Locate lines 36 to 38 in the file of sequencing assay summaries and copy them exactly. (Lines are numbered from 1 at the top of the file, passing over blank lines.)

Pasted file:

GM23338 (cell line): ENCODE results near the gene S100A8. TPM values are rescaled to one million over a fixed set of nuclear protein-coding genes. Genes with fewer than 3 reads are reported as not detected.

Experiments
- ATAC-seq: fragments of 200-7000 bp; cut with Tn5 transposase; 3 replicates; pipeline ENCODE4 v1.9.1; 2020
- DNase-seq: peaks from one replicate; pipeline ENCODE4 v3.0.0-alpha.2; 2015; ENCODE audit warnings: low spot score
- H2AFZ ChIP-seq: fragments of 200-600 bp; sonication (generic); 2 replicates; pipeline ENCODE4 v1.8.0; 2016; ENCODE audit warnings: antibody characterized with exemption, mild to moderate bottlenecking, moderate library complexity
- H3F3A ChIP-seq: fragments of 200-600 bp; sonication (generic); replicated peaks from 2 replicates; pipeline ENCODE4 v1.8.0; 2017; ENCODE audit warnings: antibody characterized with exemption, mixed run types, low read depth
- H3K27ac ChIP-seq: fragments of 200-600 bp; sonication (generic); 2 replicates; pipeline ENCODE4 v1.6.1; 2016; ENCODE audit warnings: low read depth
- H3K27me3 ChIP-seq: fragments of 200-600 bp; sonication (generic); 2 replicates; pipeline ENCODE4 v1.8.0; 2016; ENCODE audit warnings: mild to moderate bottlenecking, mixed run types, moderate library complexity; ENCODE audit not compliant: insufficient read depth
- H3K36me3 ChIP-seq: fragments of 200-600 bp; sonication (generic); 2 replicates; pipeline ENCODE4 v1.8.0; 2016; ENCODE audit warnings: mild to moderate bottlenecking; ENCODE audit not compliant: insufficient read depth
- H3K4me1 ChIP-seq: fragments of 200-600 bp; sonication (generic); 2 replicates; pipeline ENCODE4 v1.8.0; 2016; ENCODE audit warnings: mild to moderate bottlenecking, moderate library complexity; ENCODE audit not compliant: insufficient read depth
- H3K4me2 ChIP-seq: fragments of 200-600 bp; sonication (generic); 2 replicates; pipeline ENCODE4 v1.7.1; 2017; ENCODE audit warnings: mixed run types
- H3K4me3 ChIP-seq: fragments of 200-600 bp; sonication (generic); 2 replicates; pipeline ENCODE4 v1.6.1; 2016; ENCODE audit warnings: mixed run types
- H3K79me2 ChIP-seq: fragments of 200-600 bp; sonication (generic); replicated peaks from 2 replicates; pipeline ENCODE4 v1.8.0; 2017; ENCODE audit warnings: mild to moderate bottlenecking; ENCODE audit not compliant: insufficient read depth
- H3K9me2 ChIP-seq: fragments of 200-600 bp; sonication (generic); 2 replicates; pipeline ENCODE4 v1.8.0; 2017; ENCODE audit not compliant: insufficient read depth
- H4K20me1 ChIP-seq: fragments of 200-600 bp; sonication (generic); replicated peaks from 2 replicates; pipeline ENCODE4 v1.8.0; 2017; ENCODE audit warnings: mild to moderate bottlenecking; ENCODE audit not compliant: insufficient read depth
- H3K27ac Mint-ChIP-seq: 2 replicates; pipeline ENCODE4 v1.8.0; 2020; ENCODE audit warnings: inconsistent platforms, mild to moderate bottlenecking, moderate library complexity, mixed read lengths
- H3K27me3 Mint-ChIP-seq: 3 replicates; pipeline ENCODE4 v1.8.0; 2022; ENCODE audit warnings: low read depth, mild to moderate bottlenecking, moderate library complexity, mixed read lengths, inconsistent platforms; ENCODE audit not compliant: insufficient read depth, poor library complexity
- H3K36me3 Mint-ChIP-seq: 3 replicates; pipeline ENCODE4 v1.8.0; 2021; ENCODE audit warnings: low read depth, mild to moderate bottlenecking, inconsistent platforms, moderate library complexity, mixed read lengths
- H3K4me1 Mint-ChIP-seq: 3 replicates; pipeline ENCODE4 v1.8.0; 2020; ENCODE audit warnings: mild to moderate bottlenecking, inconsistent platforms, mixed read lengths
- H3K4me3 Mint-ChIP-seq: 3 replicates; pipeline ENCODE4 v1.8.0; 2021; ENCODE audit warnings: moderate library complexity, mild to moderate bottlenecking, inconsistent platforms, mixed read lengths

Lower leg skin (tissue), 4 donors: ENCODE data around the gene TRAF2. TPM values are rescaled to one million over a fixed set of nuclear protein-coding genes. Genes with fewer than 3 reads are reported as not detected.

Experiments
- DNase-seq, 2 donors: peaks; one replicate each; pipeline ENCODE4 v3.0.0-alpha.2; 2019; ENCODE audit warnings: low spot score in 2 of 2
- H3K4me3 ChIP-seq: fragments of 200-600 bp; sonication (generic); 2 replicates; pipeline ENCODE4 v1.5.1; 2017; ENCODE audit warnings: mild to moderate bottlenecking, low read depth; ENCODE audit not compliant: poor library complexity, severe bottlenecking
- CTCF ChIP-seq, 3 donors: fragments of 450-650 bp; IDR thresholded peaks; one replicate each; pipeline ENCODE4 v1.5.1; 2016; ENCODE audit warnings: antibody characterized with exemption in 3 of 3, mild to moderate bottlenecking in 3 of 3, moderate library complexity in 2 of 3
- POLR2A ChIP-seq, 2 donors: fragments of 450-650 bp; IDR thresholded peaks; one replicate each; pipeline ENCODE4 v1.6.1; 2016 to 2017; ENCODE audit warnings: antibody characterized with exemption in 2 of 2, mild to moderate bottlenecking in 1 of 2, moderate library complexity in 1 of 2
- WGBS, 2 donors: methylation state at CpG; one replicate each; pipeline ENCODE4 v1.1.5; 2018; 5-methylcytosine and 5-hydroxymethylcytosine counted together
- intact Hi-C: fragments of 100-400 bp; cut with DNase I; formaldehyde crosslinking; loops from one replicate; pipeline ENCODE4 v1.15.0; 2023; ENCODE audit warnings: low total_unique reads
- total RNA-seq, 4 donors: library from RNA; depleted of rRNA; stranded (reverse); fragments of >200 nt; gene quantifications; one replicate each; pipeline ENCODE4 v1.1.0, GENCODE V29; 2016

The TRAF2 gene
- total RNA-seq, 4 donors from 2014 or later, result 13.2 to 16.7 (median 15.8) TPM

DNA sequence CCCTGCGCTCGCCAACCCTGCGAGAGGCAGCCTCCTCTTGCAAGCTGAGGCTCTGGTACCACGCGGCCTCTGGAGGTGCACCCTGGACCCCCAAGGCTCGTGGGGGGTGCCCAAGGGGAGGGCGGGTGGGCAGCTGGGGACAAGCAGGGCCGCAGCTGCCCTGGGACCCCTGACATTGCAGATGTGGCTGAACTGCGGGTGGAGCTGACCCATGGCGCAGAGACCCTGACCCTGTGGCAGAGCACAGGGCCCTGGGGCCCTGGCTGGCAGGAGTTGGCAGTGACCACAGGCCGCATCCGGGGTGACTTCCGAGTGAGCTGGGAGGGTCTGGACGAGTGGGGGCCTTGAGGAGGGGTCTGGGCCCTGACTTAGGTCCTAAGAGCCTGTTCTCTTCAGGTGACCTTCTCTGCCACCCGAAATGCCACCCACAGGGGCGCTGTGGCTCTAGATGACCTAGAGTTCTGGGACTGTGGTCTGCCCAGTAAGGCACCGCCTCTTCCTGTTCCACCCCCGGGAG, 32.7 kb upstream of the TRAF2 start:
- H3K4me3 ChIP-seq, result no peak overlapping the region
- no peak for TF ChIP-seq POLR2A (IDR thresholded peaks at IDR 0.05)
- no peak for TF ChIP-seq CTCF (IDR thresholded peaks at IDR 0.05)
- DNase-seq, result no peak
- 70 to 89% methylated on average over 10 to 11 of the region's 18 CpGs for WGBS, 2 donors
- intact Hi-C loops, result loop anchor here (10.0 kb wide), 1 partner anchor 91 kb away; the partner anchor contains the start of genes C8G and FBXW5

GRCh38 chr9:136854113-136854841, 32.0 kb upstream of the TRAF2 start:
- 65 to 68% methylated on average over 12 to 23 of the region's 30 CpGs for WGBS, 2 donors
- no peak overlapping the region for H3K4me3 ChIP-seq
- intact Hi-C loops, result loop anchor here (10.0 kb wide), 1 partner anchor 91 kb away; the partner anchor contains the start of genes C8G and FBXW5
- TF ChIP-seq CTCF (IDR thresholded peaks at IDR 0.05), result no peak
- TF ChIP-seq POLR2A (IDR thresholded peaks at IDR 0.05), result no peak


- DNase-seq, result no peak
- 70 to 89% methylated on average over 10 to 11 of the region's 18 CpGs for WGBS, 2 donors
- intact Hi-C loops, result loop anchor here (10.0 kb wide), 1 partner anchor 91 kb away; the partner anchor contains the start of genes C8G and FBXW5